The Platform-to-Business regulation, aimed at creating a fair(er) relationship between platforms and entrepreneurs, entered into force last year. Although platforms already have to comply with these rules, work is still in progress to strengthen the monitoring of their compliance. The Dutch legislator is preparing a proposal appointing the Netherlands Authority for Consumers and Markets (ACM) as supervisory body.
In preparation, the ACM will investigate how online platforms deal with these rules and what problems entrepreneurs who are active in this market encounter.
The Platform-to-Business Regulation (“P2B-regulation”) entered into force in July 2020. It regulates all platforms that allow entrepreneurs who are active within the EU to offer their goods or services to consumers. The P2B-regulation is meant to provide business users of these ‘online intermediation services’ with an appropriate level of transparency and effective redress. Consequently, this should lead to a fair(er) relationship between platforms and entrepreneurs.
When it comes to transparency under the P2B-regulation, requirements for online platforms include having clear and easily accessible terms and conditions. These terms have to be transparent about the ranking of search results and offer transparency about the way the platforms’ own products are handled in comparison to products offered by other entrepreneurs using the platform. Terms and conditions that do not comply with these transparency requirements are null and void.
Additionally, the P2B-regulation requires effective means of dispute resolution. In the first place, online platforms are required to set up an internal system for handling complaints that is easily accessible and free of charge. Secondly, the terms and conditions should appoint at least two independent and external mediators in charge of settling disputes out of court.
These obligations do not apply to small online platforms with less than 50 employees and an annual revenue that does not exceed €10 million.
More information on the P2B-regulation can be read here in our Whitepaper.
Enforcement of the P2B-regulation
Additionally, the P2B-regulation imposes the obligation onto member states to facilitate adequate enforcement measures. Member states are free to decide which measures they take, these can include enforcement through civil law procedures in court or via public law enforcement by a supervisory authority. In the Netherlands enforcement is currently carried out by civil courts, as is customary in contract law. This means that any entrepreneur involved in a dispute with an online platform can go to court. This, of course, in addition to any direct means of dispute settlement offered by the platforms.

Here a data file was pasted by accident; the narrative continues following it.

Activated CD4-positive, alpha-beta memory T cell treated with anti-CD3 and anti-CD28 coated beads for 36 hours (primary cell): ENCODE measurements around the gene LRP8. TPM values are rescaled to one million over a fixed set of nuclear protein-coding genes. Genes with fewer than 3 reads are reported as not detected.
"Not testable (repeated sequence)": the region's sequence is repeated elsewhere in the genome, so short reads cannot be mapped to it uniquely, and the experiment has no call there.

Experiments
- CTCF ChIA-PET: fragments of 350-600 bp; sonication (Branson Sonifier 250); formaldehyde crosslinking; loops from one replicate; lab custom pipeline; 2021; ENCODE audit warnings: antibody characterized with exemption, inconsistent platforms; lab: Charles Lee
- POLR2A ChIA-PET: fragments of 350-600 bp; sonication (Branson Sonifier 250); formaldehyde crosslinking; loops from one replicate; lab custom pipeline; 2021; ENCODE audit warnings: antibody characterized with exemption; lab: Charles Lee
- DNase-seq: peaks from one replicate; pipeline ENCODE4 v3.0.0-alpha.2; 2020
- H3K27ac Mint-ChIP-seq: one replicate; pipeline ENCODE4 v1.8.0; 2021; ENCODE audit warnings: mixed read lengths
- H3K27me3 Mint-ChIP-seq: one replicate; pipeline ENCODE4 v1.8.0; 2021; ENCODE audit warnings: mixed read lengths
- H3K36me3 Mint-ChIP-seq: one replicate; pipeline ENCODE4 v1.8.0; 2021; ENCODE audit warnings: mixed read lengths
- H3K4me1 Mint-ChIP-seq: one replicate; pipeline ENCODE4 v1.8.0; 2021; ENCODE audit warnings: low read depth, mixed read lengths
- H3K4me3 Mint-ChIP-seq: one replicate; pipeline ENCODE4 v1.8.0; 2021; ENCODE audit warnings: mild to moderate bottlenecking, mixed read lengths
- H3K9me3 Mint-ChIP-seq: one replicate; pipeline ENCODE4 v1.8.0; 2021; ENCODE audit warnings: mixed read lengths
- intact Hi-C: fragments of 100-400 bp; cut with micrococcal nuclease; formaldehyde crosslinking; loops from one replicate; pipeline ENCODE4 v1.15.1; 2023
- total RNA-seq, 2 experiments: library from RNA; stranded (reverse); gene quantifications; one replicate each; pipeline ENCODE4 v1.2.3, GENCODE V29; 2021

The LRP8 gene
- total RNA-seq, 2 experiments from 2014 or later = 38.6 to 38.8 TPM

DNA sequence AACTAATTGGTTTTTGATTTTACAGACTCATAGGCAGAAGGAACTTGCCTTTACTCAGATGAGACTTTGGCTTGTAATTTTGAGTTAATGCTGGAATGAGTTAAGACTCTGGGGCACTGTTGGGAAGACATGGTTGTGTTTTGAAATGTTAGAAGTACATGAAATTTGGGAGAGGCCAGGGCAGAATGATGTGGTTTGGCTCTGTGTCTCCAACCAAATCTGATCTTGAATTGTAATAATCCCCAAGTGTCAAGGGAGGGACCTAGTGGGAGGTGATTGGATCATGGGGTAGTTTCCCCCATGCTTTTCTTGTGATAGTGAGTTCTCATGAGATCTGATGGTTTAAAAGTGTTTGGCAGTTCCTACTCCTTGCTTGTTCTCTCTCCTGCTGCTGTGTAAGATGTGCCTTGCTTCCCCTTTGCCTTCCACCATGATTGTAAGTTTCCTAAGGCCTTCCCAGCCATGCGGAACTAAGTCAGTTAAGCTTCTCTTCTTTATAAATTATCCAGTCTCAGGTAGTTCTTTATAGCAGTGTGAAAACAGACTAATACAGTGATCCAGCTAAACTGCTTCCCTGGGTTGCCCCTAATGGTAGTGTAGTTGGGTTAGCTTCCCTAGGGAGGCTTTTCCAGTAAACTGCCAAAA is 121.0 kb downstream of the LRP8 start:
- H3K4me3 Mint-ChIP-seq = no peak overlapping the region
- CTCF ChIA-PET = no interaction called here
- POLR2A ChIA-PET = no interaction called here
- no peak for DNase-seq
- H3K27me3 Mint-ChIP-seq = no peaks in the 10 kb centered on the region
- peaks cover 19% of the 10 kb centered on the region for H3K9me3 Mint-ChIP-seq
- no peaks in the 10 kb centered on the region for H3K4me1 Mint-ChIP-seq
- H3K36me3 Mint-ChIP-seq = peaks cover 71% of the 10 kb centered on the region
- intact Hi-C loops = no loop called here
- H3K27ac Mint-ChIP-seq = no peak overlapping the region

Nonetheless, these measures do not always prove to be effective. In cases where platforms grow very rapidly, for example, entrepreneurs become increasingly dependent on platforms and are less inclined to seek remedies in court or with the platforms themselves. In addition to this, certain platforms have structural problems with compliance that affect all entrepreneurs using the platform.
This means that online platforms remain unpunished in many cases.
ACM as supervisory body
To increase supervision, the Dutch government has decided to make use of their power to appoint a specific supervisory body as enforcer of the P2B-regulation. For this reason the Legislative Proposal Platform-to-Business was made, appointing the ACM as public supervisor.
Read more about the enforcement of the P2B here in my previous blog.
Consequences of the Legislative Proposal Platform-to-Business
The ACM will have the authority to act in cases where platforms violate the regulation and therefore harm the collective interests of entrepreneurs.
The possible enforcement tools of the ACM include the imposition of a binding course of action, a penalty payment or an administrative fine. Entrepreneurs will be able to report non-compliance with the P2B-regulation to the ACM. However, the ACM does not have the power to settle individual disputes.
Appointment of the ACM as supervisory body provides entrepreneurs with an additional low-threshold opportunity to raise disputes with platforms. For platforms, supervision and enforcement by the ACM will lead to higher supervisory burdens. On the other hand it may reduce compliance costs, for example because the ACM can then provide clarity on the interpretation of provisions.
In order to prepare for their possible new task the ACM has started conducting a market survey, the first part of which is expected to be finished in the spring of 2022. After this, the ACM will decide on whether the P2B-regulation requires additional clarification.